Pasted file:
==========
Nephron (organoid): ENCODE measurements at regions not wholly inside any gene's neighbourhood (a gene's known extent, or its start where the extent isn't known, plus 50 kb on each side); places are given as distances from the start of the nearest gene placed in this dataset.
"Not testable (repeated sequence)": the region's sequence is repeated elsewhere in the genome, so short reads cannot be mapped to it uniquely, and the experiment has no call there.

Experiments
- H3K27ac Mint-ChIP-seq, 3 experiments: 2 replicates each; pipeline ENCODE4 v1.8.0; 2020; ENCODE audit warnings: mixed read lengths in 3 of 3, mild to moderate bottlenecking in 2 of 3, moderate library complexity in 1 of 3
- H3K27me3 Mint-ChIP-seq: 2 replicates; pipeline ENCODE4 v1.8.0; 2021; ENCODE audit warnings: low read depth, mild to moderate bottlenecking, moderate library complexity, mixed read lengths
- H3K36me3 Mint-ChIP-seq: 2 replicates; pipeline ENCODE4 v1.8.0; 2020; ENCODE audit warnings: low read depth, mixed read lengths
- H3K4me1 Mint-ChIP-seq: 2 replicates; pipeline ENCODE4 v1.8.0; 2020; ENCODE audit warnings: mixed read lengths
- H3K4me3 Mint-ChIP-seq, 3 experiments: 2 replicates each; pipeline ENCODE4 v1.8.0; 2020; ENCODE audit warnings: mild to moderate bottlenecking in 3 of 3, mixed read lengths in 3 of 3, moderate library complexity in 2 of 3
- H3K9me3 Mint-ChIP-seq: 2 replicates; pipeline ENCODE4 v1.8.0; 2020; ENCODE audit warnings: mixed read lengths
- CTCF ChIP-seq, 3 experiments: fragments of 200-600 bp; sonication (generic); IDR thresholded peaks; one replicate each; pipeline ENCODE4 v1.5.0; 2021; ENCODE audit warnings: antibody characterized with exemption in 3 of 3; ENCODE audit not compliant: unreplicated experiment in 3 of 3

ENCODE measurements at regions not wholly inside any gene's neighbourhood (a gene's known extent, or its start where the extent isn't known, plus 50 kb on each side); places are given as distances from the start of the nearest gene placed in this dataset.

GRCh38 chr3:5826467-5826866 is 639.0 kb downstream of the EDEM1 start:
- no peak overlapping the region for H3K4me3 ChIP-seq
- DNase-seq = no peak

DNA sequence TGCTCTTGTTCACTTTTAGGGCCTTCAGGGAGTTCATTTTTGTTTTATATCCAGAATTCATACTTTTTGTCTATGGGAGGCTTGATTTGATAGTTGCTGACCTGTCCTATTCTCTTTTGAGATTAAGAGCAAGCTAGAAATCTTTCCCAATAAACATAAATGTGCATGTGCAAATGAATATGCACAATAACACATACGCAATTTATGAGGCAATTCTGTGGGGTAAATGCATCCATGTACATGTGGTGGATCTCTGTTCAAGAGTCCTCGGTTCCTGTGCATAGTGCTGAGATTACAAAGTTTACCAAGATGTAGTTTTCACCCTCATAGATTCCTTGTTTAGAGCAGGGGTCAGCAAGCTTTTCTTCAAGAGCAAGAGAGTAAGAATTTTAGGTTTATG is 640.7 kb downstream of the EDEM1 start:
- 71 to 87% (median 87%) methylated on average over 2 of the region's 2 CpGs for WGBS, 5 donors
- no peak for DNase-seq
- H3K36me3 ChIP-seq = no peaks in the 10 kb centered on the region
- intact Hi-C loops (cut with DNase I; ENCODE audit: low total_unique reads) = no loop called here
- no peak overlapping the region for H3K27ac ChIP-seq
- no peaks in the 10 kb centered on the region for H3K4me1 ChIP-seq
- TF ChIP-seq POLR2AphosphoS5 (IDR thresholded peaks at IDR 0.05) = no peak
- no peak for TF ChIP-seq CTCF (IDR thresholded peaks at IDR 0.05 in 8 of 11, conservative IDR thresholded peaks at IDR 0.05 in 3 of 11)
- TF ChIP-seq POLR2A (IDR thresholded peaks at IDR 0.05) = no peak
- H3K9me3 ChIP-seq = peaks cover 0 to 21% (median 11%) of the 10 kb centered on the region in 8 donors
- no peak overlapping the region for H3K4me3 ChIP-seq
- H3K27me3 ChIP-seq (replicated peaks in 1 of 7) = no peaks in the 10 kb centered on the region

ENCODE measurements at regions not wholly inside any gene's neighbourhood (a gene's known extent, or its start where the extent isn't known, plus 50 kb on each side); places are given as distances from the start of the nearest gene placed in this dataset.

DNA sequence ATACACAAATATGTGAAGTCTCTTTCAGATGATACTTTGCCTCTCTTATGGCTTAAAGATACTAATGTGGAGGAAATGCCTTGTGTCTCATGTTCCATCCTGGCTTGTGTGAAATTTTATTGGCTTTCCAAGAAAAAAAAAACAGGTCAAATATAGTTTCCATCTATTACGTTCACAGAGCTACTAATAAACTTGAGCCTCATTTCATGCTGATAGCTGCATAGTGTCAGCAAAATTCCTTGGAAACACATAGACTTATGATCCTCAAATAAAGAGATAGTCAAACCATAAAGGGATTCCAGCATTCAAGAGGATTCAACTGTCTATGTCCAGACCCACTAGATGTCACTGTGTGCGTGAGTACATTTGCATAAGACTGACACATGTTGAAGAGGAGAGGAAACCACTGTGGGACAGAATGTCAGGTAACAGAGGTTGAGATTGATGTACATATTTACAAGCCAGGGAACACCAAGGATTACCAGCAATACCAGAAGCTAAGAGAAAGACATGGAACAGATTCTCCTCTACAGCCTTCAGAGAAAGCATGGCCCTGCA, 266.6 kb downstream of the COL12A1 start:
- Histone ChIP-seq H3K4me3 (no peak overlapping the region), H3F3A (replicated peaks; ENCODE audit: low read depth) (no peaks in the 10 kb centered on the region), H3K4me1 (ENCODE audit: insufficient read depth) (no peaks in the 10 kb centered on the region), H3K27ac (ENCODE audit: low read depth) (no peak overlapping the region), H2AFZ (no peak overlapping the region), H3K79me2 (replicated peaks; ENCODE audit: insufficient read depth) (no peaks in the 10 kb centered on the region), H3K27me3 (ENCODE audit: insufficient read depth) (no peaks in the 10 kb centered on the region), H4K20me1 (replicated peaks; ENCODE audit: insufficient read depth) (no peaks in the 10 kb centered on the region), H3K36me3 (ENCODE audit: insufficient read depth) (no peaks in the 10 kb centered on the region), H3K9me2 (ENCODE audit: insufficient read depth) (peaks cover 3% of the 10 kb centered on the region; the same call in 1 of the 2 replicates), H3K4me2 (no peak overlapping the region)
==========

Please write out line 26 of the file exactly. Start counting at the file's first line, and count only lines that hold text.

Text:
- no peak overlapping the region for H3K4me3 ChIP-seq